One of the unanswered questions in the case of Dr. Mark Midei and St. Joseph Medical Center, in which Midei is alleged to have placed more than 500 coronary artery stents in patients who may not have needed them, is: Who initially called attention to Midei?
So far the hospital has said only that it received a complaint from a patient. In gathering documents for a column on stents for this Sunday's paper, however, I received a state report that says the complaint came from "a patient who was also employed by the hospital, which prompted the hospital to initiate a review..."
So the patient was also a St. Joe employee. The way compliance and quality-assurance were set up at St. Joe, maybe the only people who could have been alert to unneeded stents were insiders. Before the hospital made reforms, there was a lack of accountability in its official procedures, at least in terms of identifying successfully implanted but unnecessary hardware. Certainly the patients never could have figured out they had unneeded stents, if that's what happened. (The story hasn't been fully told, and Midei has said he expects to be exonerated.) But docs and hospital officials have told me that, generally in catheterization labs, techs and nurses are often in a position to see the angiogram results and interpret them. And they talk to other employees. (St. Joe hasn't identified the employee/patient who complained about Midei.)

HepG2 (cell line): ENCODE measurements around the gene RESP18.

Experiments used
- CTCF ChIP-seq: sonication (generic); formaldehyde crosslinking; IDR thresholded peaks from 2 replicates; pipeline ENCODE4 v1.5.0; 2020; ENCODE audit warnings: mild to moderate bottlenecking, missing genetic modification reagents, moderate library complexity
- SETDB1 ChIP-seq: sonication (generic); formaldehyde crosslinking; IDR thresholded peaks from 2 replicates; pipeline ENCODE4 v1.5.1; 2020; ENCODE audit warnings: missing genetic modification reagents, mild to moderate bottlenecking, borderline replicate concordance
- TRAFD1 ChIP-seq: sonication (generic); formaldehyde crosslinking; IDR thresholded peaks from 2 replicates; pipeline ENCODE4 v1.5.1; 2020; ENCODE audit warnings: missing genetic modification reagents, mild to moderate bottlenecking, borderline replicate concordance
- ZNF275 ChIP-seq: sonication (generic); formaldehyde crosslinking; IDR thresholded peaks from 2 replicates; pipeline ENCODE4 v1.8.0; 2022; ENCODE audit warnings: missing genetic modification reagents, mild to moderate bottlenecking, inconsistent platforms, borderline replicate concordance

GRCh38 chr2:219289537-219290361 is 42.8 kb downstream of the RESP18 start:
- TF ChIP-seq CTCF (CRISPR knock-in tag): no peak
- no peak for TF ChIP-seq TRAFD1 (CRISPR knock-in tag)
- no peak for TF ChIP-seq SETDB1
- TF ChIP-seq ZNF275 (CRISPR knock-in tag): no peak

The lack of safeguards against unnecessary implants seems to be widespread. To get a good sense of how inadequate hospital protocols are at catching potential unnecessary stents, check out this post from Wachter's World, the blog of Dr. Bob Wachter, the chief of medicine at the University of California San Francisco Medical Center, in which he ruminates on the St. Joe situation.
I quoted Wachter in this March column on likelihood of stent abuse at other hospitals. I'm the "Baltimore reporter," mentioned in his post, who asked him the question that he says "threw me back on my heels."